Your current mortgage payment is $ 1,432. After three years, your remaining balance will be $ 283,496. At 3.75 percent, your new payment is $ 1,313, which is $ 119 less than your current payment

However, you always have to consider the cost of refinancing when deciding whether this makes sense.

Suppose you spent $ 5,400 on refinancing the closing costs. You'll save $ 119 a month on payments, or $ 5,712 over four years. If you wanted to move in four years, your savings just saved your refinancing expenses In two years, you saved just $ 2,856. In this case, you refinanced $ 2,544 into the hole

If your primary goal was to lower your payment, refinancing might make sense.

However, if you don't stay home long enough to break even, or if you want to avoid out-of-pocket closing costs, refinancing may not be the best choice.

You may also want to avoid refinancing if you have had your mortgage for a long time.

Remember that the refinancing of your loan starts on the first day. If you are 15 years on a 30 year mortgage, it may not be particularly attractive to start over for a new 30 year term.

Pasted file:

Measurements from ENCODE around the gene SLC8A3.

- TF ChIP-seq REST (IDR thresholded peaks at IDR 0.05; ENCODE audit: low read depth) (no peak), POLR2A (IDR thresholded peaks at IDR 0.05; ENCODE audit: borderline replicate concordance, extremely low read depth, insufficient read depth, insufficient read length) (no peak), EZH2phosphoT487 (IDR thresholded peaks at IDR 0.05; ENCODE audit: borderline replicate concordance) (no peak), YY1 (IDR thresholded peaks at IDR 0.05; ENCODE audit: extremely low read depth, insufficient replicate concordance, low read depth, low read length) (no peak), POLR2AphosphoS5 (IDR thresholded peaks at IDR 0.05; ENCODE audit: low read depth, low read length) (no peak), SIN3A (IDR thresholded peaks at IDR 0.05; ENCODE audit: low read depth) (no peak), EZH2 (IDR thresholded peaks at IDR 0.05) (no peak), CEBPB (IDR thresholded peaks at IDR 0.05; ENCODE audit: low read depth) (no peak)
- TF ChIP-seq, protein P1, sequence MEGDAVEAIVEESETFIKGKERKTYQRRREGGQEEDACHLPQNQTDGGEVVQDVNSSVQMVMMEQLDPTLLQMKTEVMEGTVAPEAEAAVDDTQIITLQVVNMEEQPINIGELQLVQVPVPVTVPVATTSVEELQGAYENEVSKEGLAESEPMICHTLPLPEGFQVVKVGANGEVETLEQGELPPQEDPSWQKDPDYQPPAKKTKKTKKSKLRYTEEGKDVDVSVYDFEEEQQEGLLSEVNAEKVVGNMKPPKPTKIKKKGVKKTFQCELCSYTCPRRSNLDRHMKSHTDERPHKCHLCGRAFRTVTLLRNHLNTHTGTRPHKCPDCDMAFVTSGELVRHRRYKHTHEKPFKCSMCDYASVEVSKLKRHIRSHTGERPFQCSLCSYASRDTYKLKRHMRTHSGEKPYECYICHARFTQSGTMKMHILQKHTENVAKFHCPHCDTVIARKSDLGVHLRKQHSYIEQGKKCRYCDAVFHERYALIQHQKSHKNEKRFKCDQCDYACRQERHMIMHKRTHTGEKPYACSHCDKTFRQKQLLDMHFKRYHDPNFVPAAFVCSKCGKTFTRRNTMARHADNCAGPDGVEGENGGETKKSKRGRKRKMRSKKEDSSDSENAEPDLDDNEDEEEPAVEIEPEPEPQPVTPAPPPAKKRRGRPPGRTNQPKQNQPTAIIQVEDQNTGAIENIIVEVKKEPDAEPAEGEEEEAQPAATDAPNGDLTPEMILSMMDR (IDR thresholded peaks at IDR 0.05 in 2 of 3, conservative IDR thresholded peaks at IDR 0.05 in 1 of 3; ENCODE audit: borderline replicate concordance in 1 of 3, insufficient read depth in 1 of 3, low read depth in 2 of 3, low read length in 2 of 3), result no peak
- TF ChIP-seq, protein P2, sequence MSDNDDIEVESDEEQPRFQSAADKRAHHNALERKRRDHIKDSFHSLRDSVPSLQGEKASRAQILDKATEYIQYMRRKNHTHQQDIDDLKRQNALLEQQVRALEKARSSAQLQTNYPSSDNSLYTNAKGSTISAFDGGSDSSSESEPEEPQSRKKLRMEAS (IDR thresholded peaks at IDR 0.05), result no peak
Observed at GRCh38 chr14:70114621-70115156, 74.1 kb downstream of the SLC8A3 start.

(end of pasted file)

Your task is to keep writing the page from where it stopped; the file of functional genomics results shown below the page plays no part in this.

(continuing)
>> relatives: How many times can you refinance your mortgage?

Choose the right refinancing for your goals

Remember that traditional 30-year refinancing is not your only option. There are different types of refinancing loans, and one may suit your needs better than the other.

Take the example above. If your goal was to lower mortgage costs during the four years you would like to stay in your house, 30-year fixed refinancing could be the wrong loan. For example, suppose you chose a 5/1 ARM at a five-year rate.

You could get this 3.75 percent interest free, which would cost you $ 3,243 in lost equity, but you'd pay $ 5,712 less in four years to save money and lower your payment by refinancing.

If you have a government-sponsored loan – including FHA, VA, and USDA – you should also consider the option of rationalized refinancing.

Optimized refinancing requires less paperwork, so the process is usually smoother and faster. You may also have reduced the closing costs.

Sometimes it just makes more sense to use your refinancing dollars to repay your principal.

For example, you could use the $ 5,400 closing cost to lower the credit balance to around $ 278,000. In four years, your remaining balance would be $ 251,200. That's over $ 10,000 less than refinancing.